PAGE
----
I'm not sure splitting process and I/O scheduling is really worth it, as they're often deeply interconnected anyway. (E.g., if a process is waiting on I/O, it can't be scheduled to run). Also, network scheduling is more normally called QoS, rate limiting, or traffic shaping, and is configured differently than disk I/O scheduling, so I wouldn't include it in I/O scheduling. I'd suggest keeping scheduling the refer to process and I/O scheduling, though would not object to splitting that to process-scheduling and either disk-scheduling or io-scheduling.
Job scheduling is, I think, not normally used to refer to cron-style "run this at 01:03 every Sunday"; it's closer to what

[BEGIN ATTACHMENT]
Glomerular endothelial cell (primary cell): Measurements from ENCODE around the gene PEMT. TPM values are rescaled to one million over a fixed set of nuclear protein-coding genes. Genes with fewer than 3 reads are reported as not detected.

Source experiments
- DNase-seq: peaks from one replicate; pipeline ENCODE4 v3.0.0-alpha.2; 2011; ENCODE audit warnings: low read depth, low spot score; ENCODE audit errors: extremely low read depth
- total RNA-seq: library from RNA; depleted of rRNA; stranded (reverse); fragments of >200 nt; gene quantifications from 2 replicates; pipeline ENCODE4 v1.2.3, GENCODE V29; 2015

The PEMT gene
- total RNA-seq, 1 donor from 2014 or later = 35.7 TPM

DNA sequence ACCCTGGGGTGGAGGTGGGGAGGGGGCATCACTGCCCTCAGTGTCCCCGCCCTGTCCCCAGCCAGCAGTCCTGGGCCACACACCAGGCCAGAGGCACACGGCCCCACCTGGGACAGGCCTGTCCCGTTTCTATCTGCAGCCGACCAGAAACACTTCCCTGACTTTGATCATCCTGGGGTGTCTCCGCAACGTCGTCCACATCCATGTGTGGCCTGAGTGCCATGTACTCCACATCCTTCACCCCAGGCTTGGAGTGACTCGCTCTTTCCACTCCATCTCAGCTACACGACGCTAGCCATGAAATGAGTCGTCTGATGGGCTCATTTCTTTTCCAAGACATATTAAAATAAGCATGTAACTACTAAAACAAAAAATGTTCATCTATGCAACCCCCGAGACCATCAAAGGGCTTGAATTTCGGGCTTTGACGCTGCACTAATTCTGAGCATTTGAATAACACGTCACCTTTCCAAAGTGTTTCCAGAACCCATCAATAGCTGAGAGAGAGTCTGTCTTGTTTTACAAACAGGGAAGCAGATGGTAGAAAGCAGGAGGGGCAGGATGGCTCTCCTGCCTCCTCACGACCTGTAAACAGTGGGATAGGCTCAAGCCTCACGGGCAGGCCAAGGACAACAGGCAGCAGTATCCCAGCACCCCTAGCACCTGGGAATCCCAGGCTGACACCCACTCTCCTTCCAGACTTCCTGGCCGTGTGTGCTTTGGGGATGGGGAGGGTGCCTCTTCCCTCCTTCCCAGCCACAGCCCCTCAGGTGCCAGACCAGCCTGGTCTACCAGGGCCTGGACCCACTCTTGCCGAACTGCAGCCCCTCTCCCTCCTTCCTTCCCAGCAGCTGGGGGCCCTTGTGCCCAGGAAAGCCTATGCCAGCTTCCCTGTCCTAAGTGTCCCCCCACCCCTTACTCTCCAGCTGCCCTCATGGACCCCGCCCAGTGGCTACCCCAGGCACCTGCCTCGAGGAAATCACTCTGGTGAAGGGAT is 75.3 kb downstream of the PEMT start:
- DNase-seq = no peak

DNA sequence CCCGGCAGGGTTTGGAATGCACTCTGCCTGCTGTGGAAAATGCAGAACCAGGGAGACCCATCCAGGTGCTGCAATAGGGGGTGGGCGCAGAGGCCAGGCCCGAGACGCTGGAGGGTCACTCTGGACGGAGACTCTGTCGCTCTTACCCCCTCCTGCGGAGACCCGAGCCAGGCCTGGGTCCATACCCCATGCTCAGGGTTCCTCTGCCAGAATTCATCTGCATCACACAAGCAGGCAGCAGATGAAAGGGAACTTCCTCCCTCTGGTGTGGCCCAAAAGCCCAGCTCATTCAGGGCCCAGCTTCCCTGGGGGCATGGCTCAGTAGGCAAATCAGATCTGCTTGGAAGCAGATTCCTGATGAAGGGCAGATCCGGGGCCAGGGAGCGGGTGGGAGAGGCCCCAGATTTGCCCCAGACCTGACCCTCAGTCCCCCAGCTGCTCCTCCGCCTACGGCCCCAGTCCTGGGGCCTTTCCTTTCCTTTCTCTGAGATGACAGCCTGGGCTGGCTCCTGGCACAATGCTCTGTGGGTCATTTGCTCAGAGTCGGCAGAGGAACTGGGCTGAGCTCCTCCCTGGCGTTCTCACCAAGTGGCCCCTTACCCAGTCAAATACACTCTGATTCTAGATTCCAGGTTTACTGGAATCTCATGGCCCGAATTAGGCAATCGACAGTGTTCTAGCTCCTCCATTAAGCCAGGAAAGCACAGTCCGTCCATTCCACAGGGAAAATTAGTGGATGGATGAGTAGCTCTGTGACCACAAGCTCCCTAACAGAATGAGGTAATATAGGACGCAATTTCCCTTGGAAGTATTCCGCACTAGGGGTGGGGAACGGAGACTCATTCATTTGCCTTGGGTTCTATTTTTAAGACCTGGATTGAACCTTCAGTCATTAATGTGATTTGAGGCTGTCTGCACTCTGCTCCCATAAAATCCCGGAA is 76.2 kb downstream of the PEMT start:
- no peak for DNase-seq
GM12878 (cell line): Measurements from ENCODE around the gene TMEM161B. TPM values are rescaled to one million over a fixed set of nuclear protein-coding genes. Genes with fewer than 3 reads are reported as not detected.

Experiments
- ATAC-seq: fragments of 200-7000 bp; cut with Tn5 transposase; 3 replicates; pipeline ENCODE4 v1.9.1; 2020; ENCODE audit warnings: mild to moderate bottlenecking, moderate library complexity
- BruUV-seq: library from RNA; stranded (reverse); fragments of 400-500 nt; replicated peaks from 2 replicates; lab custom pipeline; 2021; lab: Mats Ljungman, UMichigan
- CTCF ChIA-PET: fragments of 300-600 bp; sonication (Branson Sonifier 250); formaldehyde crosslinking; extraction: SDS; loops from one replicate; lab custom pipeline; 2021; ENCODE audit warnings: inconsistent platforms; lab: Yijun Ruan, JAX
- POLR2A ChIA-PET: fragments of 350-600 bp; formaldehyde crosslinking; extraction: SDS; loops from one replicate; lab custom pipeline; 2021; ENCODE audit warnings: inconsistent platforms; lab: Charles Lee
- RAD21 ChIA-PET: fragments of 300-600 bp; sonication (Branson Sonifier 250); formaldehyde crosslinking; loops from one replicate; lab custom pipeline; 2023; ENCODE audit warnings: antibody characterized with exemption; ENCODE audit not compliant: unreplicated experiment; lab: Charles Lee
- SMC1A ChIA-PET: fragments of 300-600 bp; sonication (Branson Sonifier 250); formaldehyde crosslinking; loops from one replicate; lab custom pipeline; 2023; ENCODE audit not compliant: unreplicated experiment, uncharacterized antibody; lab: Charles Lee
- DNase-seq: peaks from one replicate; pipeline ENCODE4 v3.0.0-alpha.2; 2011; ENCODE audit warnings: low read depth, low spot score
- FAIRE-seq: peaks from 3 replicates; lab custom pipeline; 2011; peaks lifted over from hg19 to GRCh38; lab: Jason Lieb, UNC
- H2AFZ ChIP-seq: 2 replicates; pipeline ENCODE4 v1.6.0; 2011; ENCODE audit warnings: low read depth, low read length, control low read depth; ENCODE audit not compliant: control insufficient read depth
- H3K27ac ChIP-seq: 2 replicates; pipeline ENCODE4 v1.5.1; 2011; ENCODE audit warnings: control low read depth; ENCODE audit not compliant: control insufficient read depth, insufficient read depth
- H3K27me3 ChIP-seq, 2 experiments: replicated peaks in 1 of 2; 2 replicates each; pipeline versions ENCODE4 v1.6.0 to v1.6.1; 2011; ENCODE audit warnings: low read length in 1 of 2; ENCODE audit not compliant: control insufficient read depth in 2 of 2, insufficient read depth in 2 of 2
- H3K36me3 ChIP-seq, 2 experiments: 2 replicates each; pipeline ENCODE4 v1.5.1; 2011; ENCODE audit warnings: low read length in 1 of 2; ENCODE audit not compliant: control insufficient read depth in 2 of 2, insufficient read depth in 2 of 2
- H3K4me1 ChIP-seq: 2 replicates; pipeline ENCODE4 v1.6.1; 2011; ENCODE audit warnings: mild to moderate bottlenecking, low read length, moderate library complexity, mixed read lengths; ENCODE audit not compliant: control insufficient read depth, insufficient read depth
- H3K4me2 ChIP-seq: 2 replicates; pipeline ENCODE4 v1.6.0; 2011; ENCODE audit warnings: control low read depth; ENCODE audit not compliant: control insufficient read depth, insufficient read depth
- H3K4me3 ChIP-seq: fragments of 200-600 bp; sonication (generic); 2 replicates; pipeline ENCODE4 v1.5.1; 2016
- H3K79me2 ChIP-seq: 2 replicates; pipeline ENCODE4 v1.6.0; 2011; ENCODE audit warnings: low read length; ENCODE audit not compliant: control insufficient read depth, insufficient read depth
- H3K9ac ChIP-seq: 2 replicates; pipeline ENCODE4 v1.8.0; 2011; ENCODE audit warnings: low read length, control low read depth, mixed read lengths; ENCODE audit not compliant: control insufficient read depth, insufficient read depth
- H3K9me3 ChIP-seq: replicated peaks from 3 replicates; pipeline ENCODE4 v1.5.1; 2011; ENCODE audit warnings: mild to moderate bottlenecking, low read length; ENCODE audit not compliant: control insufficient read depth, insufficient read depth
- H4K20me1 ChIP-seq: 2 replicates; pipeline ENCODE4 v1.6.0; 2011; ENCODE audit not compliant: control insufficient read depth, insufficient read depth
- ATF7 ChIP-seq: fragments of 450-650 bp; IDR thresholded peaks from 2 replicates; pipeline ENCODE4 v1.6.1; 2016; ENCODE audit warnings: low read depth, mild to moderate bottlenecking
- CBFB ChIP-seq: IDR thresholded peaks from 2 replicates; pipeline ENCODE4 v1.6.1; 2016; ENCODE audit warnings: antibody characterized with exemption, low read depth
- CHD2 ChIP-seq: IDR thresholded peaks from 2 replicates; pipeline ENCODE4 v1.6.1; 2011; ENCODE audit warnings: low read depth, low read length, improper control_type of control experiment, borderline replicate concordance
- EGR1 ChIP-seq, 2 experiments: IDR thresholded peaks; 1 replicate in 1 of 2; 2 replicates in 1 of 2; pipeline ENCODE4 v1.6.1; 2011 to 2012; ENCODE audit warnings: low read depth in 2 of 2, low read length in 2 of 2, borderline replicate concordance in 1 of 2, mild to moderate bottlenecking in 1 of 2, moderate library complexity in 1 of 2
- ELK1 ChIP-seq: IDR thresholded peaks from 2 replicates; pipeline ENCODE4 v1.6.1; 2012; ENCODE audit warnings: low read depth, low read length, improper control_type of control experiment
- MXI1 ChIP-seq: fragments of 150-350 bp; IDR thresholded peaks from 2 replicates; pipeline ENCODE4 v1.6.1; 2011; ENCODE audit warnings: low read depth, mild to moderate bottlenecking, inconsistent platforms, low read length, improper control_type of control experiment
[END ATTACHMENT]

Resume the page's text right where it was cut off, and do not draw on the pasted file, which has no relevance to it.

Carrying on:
batch does. Though would often be used across a cluster. So I wouldn't use that.
Task Scheduler is the name of a Windows component. It's also quite close to multitasking, which is what process (and I/O) scheduling does. Further, "task" isn't normal Unix terminology. So I wouldn't suggest that.
The cron manpage describes it as a "daemon to execute scheduled commands". So I'd suggest command-scheduling.